Mature chief cells are cryptic progenitors for metaplasia in the stomach

Ki Taek Nam, Hyukjoon Lee, Josane F. Sousa, Victoria G. Weis, Ryan L. O'Neal, Paul E. Finke, Judith Romerogallo, Guanglu Shi, Jason C. Mills, Richard M. Peek, Stephen F. Konieczny, James R. Goldenring

Research output: Contribution to journalArticle

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Abstract

Background & Aims Gastric cancer evolves in the setting of a pathologic mucosal milieu characterized by both loss of acid-secreting parietal cells and mucous cell metaplasias. Indeed, mucous cell metaplasia is considered the critical preneoplastic lesion for gastric cancer. Previous investigations have shown that infection of mice with Helicobacter felis or induction of acute parietal cell loss with the drug DMP-777 leads to the emergence of a type of metaplasia designated spasmolytic polypeptide-expressing metaplasia (SPEM). We have hypothesized that SPEM arises from proliferating cells in gland bases, either from a cryptic progenitor cell or by transdifferentiation of mature chief cells. Methods Taking advantage of the chief cell-restricted expression of Mist1-Cre-ERT2, we used lineage mapping to examine whether SPEM lineages were derived from chief cells in 3 independent models of induction by DMP-777 treatment, L-635 treatment, or H felis infection. Results Treatment of mice with L-635 for 3 days led to rapid parietal cell loss, induction of a prominent inflammatory infiltrate, and emergence of SPEM. In all 3 models, SPEM developed, at least in part, from transdifferentiation of chief cells. We further found that acute parietal cell loss in the setting of inflammation (L-635 treatment) led to more rapid induction and expansion of SPEM derived from transdifferentiation of chief cells. Conclusions These studies provide direct evidence by lineage tracing that SPEM evolves from differentiated chief cells. Thus, mature gastric chief cells have the ability to act as cryptic progenitors and reacquire proliferative capacity within the context of mucosal injury and inflammation.

Original languageEnglish
Pages (from-to)2028-2037.e9
JournalGastroenterology
Volume139
Issue number6
DOIs
Publication statusPublished - 2010 Dec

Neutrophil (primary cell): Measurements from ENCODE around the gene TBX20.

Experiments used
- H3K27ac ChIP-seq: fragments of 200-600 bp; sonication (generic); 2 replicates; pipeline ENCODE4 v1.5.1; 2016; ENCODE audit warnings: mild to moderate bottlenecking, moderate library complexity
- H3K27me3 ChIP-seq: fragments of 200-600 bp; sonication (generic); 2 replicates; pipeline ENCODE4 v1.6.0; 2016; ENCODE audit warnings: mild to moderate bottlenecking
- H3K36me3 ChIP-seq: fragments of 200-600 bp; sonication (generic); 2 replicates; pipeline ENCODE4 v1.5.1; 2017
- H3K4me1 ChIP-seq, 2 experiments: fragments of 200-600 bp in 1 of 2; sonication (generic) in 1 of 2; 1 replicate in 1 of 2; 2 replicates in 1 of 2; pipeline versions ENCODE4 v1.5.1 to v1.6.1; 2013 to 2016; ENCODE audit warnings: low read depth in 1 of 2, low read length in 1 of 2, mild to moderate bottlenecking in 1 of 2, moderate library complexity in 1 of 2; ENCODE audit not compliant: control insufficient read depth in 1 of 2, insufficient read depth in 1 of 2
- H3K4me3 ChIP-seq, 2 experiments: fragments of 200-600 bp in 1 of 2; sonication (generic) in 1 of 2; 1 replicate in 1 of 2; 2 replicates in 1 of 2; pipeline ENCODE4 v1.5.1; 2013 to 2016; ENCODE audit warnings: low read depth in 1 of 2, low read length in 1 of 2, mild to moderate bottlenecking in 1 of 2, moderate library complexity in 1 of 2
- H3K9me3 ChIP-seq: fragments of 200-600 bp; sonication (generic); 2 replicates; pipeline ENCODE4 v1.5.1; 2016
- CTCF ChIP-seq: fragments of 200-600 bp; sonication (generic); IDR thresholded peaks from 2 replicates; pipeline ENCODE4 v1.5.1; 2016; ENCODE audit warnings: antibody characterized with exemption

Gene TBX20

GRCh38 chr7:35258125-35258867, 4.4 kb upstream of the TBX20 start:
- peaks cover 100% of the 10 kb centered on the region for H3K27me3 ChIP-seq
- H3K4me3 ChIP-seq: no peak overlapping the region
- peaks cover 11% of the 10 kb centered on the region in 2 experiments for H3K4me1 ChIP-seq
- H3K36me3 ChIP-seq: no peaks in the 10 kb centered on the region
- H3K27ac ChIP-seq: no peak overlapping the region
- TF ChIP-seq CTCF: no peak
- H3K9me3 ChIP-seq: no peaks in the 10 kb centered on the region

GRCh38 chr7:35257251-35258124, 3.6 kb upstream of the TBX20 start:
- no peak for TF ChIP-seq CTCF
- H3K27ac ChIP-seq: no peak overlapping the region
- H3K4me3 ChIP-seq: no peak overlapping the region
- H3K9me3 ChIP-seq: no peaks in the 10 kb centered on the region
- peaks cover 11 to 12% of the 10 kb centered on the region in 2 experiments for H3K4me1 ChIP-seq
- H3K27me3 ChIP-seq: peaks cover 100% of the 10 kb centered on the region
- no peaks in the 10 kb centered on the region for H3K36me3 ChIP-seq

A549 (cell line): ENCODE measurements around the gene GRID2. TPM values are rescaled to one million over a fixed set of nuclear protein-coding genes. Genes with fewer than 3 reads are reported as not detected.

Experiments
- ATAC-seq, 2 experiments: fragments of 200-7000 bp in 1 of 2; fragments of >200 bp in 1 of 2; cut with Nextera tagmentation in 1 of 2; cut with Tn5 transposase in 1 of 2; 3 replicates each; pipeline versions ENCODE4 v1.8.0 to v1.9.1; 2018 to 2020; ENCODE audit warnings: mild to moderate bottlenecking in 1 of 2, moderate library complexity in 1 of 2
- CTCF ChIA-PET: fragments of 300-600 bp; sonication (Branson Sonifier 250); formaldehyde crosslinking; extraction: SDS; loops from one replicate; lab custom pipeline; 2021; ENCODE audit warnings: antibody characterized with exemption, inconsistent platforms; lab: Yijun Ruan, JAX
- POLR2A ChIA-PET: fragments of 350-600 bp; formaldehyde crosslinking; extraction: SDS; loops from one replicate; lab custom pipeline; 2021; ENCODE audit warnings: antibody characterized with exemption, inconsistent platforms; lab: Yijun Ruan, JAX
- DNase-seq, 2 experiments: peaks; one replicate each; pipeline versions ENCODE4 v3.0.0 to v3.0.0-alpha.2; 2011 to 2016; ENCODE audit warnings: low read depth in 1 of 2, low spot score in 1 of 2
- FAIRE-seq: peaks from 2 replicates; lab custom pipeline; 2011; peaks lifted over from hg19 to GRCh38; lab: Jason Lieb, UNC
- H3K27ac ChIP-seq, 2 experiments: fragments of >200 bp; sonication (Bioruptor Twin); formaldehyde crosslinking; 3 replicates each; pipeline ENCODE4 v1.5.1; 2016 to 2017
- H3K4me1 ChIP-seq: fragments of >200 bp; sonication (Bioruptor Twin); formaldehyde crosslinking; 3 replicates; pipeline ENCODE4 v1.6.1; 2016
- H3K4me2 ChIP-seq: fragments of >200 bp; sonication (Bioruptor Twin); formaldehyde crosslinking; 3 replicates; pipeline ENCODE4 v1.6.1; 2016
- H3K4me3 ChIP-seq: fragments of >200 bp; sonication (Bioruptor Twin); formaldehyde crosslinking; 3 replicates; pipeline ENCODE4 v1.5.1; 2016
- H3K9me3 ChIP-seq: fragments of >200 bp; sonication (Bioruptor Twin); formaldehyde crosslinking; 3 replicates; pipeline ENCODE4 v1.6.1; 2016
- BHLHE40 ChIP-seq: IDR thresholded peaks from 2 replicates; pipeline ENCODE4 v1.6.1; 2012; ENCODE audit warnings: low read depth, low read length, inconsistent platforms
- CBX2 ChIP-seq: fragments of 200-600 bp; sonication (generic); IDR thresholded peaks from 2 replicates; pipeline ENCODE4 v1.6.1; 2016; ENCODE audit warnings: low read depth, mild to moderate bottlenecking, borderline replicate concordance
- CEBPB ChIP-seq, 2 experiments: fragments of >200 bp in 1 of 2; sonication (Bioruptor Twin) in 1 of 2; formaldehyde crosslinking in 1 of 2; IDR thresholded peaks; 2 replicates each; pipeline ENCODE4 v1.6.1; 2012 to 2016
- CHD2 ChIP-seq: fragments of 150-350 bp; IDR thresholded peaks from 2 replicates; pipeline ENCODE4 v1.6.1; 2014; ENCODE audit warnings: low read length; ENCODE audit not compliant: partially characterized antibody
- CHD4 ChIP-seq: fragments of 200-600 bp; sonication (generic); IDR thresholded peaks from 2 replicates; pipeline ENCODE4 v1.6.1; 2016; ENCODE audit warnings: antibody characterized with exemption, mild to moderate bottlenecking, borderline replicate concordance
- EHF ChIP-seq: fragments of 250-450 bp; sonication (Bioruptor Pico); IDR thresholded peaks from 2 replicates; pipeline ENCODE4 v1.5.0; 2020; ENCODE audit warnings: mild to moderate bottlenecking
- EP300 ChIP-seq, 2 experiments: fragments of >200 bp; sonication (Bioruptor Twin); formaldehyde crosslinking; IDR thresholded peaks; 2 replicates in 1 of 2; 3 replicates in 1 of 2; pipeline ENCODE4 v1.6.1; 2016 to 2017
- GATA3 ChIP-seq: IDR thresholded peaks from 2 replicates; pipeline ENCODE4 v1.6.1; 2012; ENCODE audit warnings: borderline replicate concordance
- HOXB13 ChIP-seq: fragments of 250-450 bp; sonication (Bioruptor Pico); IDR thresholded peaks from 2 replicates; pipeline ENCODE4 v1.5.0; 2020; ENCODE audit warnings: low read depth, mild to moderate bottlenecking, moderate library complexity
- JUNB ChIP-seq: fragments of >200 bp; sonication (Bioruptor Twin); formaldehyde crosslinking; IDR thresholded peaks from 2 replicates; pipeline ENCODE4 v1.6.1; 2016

Fingerprint

Metaplasia
Stomach
Stem Cells
Cell Transdifferentiation
DMP 777
Stomach Neoplasms
Gastric Chief Cells
Helicobacter felis
Felis
Inflammation
Infection
spasmolytic polypeptide
Acids

All Science Journal Classification (ASJC) codes

  • Hepatology
  • Gastroenterology

Cite this

Nam, K. T., Lee, H., Sousa, J. F., Weis, V. G., O'Neal, R. L., Finke, P. E., ... Goldenring, J. R. (2010). Mature chief cells are cryptic progenitors for metaplasia in the stomach. Gastroenterology, 139(6), 2028-2037.e9. https://doi.org/10.1053/j.gastro.2010.09.005
Nam, Ki Taek ; Lee, Hyukjoon ; Sousa, Josane F. ; Weis, Victoria G. ; O'Neal, Ryan L. ; Finke, Paul E. ; Romerogallo, Judith ; Shi, Guanglu ; Mills, Jason C. ; Peek, Richard M. ; Konieczny, Stephen F. ; Goldenring, James R. / Mature chief cells are cryptic progenitors for metaplasia in the stomach. In: Gastroenterology. 2010 ; Vol. 139, No. 6. pp. 2028-2037.e9.
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abstract = "Background & Aims Gastric cancer evolves in the setting of a pathologic mucosal milieu characterized by both loss of acid-secreting parietal cells and mucous cell metaplasias. Indeed, mucous cell metaplasia is considered the critical preneoplastic lesion for gastric cancer. Previous investigations have shown that infection of mice with Helicobacter felis or induction of acute parietal cell loss with the drug DMP-777 leads to the emergence of a type of metaplasia designated spasmolytic polypeptide-expressing metaplasia (SPEM). We have hypothesized that SPEM arises from proliferating cells in gland bases, either from a cryptic progenitor cell or by transdifferentiation of mature chief cells. Methods Taking advantage of the chief cell-restricted expression of Mist1-Cre-ERT2, we used lineage mapping to examine whether SPEM lineages were derived from chief cells in 3 independent models of induction by DMP-777 treatment, L-635 treatment, or H felis infection. Results Treatment of mice with L-635 for 3 days led to rapid parietal cell loss, induction of a prominent inflammatory infiltrate, and emergence of SPEM. In all 3 models, SPEM developed, at least in part, from transdifferentiation of chief cells. We further found that acute parietal cell loss in the setting of inflammation (L-635 treatment) led to more rapid induction and expansion of SPEM derived from transdifferentiation of chief cells. Conclusions These studies provide direct evidence by lineage tracing that SPEM evolves from differentiated chief cells. Thus, mature gastric chief cells have the ability to act as cryptic progenitors and reacquire proliferative capacity within the context of mucosal injury and inflammation.",